What is a closed loop system with AndroidAPS?

AndroidAPS is a app that acts as an artificial pancreas system (APS) on an Android smartphone. What is an artificial pancreas system? It is a software program that aims to do what a living pancreas does: keep blood sugar levels within healthy limits automatically.

An APS can’t do the job as well as a biological pancreas does, but it can make type 1 diabetes easier to manage using devices that are commercially available and software that is simple and safe. Those devices include a continuous glucose monitor (CGM) to tell AndroidAPS about your blood sugar levels and an insulin pump which AndroidAPS controls to deliver appropriate doses of insulin. The app communicates with those devices via bluetooth. It makes its dosing calculations using an algorithm, or set of rules, developed for another artificial pancreas system, called OpenAPS, which has thousands of users and has accumulated millions of hours of use.

A note of caution: AndroidAPS is not regulated by any medical authority in any country. Using AndroidAPS is essentially carrying out a medical experiment on yourself. Setting up the system requires determination and technical knowledge. If you don’t have the technical know-how at the beginning, you will by the end. All the information you need can be found in these documents, elsewhere online, or from others who have already done it – you can ask them in Facebook groups or other forums. Many people have successfully built AndroidAPS and are now using it entirely safely, but it is essential that every user:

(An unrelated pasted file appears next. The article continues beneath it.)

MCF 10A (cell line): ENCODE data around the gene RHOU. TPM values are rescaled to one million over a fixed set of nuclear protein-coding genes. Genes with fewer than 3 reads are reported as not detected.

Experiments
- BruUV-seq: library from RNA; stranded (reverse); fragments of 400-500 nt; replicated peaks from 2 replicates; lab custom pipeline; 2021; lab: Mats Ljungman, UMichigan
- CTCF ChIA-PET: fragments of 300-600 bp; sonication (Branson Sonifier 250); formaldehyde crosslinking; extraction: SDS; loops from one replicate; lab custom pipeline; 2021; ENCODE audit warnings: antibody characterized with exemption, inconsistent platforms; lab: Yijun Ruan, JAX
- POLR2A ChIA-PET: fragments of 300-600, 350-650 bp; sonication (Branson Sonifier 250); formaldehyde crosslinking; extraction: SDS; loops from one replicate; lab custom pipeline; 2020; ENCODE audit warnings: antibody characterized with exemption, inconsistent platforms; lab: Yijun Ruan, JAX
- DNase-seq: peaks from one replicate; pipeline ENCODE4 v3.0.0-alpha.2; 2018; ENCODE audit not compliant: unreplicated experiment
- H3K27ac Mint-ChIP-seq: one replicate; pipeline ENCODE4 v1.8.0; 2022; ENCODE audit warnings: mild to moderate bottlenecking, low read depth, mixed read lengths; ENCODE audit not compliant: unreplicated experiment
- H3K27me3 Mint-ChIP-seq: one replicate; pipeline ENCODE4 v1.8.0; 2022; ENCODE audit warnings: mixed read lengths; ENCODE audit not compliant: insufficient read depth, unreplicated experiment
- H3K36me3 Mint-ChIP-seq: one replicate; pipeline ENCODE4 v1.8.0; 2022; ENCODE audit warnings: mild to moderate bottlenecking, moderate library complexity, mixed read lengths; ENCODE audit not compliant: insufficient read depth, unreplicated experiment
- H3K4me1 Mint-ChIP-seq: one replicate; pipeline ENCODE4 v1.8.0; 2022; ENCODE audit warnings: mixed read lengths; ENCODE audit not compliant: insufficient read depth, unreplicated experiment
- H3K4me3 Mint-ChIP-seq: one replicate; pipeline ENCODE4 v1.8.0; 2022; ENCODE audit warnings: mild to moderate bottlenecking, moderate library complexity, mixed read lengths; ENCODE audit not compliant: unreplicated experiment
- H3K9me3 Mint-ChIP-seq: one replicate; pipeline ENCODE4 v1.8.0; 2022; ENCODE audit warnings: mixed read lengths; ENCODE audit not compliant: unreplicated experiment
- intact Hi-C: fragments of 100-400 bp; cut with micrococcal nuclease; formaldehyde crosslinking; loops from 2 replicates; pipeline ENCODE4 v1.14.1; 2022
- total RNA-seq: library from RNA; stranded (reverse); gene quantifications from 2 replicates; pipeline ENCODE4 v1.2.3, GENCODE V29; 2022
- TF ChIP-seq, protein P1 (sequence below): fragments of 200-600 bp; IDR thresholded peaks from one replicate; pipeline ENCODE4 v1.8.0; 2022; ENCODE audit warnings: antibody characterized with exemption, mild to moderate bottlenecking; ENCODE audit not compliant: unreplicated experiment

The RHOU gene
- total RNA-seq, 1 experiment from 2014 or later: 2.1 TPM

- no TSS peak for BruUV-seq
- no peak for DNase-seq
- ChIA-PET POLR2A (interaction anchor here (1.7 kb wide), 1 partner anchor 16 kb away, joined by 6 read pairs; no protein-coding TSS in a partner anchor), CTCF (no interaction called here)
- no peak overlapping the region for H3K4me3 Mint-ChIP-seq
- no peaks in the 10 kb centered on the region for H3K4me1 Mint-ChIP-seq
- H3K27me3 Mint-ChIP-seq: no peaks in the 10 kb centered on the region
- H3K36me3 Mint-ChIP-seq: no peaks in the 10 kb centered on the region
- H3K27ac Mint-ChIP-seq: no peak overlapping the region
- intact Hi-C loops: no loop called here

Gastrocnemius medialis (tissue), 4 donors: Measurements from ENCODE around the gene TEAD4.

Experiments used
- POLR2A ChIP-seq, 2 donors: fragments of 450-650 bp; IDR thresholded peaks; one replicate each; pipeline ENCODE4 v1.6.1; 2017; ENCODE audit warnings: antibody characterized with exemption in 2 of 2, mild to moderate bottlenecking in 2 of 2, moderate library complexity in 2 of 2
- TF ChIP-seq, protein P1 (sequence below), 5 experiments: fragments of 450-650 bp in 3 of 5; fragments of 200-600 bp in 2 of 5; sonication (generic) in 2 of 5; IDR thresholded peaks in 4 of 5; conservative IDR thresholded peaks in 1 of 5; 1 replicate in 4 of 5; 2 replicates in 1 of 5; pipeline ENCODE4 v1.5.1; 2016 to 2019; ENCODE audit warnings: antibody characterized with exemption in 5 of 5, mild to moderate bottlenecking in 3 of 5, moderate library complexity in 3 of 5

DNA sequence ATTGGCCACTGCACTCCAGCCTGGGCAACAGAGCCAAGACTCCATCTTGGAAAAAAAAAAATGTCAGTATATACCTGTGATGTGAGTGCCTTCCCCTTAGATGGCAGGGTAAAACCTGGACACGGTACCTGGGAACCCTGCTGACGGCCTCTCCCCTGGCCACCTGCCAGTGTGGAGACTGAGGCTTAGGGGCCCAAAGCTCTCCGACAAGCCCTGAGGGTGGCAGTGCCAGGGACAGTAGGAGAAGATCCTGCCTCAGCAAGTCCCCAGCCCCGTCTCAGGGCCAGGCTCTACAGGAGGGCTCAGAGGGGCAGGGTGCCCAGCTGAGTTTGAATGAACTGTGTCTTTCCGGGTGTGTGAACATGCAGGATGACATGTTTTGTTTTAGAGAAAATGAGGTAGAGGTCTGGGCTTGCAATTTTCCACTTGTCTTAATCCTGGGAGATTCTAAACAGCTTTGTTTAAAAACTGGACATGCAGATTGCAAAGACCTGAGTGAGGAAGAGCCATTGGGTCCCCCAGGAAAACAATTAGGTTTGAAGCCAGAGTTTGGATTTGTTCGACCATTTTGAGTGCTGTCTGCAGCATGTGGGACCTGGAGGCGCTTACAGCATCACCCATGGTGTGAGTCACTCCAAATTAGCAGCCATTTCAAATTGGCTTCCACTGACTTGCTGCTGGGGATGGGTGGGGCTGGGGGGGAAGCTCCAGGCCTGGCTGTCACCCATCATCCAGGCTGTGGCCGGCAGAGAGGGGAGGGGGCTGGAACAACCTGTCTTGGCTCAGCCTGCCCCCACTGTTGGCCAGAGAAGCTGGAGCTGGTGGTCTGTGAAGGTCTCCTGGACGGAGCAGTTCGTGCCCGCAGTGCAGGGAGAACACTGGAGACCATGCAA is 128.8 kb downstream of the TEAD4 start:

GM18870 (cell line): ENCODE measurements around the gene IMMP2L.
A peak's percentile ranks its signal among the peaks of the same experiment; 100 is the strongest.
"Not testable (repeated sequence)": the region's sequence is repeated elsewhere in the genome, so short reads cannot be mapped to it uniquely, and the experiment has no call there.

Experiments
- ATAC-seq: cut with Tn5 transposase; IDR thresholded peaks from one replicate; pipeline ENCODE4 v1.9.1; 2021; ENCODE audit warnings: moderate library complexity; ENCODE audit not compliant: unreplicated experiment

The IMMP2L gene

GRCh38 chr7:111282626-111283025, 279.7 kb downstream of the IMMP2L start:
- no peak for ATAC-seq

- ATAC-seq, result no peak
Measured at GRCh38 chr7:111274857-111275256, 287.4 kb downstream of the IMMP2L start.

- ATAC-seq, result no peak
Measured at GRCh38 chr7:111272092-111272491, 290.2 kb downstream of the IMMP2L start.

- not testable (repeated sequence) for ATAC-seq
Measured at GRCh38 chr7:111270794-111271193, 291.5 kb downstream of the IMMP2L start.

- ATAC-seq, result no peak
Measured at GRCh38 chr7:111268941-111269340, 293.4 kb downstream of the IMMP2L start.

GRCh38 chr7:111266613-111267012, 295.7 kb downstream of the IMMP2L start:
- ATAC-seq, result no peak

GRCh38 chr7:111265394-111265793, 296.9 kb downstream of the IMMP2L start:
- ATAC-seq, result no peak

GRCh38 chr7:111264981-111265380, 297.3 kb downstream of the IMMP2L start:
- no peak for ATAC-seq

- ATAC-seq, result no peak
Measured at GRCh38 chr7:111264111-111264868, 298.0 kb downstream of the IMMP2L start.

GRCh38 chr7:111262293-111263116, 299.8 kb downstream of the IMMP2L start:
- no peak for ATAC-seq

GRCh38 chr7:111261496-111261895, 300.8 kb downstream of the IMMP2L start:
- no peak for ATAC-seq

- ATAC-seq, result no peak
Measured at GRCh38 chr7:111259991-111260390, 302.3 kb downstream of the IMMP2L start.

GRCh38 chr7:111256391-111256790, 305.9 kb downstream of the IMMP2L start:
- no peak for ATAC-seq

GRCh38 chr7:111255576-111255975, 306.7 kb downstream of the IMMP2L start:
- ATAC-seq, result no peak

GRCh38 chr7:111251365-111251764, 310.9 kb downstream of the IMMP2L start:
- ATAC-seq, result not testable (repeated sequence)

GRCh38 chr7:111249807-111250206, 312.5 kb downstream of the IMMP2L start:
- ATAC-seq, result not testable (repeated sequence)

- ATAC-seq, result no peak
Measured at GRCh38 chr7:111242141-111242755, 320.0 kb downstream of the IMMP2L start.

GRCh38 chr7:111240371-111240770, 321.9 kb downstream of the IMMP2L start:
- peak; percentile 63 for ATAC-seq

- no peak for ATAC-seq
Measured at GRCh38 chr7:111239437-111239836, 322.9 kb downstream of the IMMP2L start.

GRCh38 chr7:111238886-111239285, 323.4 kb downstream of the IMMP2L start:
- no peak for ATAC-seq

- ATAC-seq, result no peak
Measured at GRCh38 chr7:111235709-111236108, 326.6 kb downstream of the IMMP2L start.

• Builds the system themselves so that they thoroughly understand how it works
  • Adjusts its individual dosage algorithm with his or her diabetes team to work nearly perfect
  • Maintains and monitors the system to ensure it is working properly

Note

Disclaimer en waarschuwing

  • Alle informatie, gedachten, en de code die hier beschreven staan zijn alleen voor informatieve en educatieve doeleinden. Nightscout probeert zich op geen enkele wijze te houden aan gegevensbewaking van medische gegevens. Gebruik van Nightscout en AndroidAPS is op eigen risico, en gebruik de informatie of code niet om behandelbeslissingen te nemen.
  • Het gebruik van code van github.com is zonder enige garantie of formele ondersteuning. Verdere details zijn te vinden in de licentie, die te vinden is in de Repository op github.
  • Alle product-en bedrijfsnamen, handelsmerken, servicemerken, geregistreerde handelsmerken en geregistreerde dienstmerken zijn eigendom van hun respectievelijke houders. Hun gebruik is voor informatieve doeleinden en impliceert op geen enkele wijze een samenwerking met of goedkeuring van hen.

Please note - this project has no association with and is not endorsed by: SOOIL, Dexcom, Accu-Chek, Roche Diabetes Care or Medtronic.

If you’re ready for the challenge, please read on.

Primary goals behind AndroidAPS

  • An app with safety built in. To read about the safety features of the algorithms, known as oref0 and oref1, click here (https://openaps.org/reference-design/)
  • An all-in-one app for managing type 1 diabetes with an artificial pancreas and Nightscout
  • An app to which users can easily add or remove modules as needed
  • An app with different versions for specific locations and languages.
  • An app which can be used in open- and closed-loop mode
  • An app that is totally transparent: users can input parameters, see results, and make the final decision
  • An app which is independent of particular pump drivers and contains a “virtual pump” so users can safely experiment before using it on themselves
  • An app closely integrated with Nightscout
  • An app in which the user is in control of safety constraints

How to start

Of course, all of this content here is very important, but can be in the beginning quite confusing. A good orientation is given by the Module Overview and the Objectives. You can also take a look on the sample setup with Dana, Dexcom and Sony Smartwatch.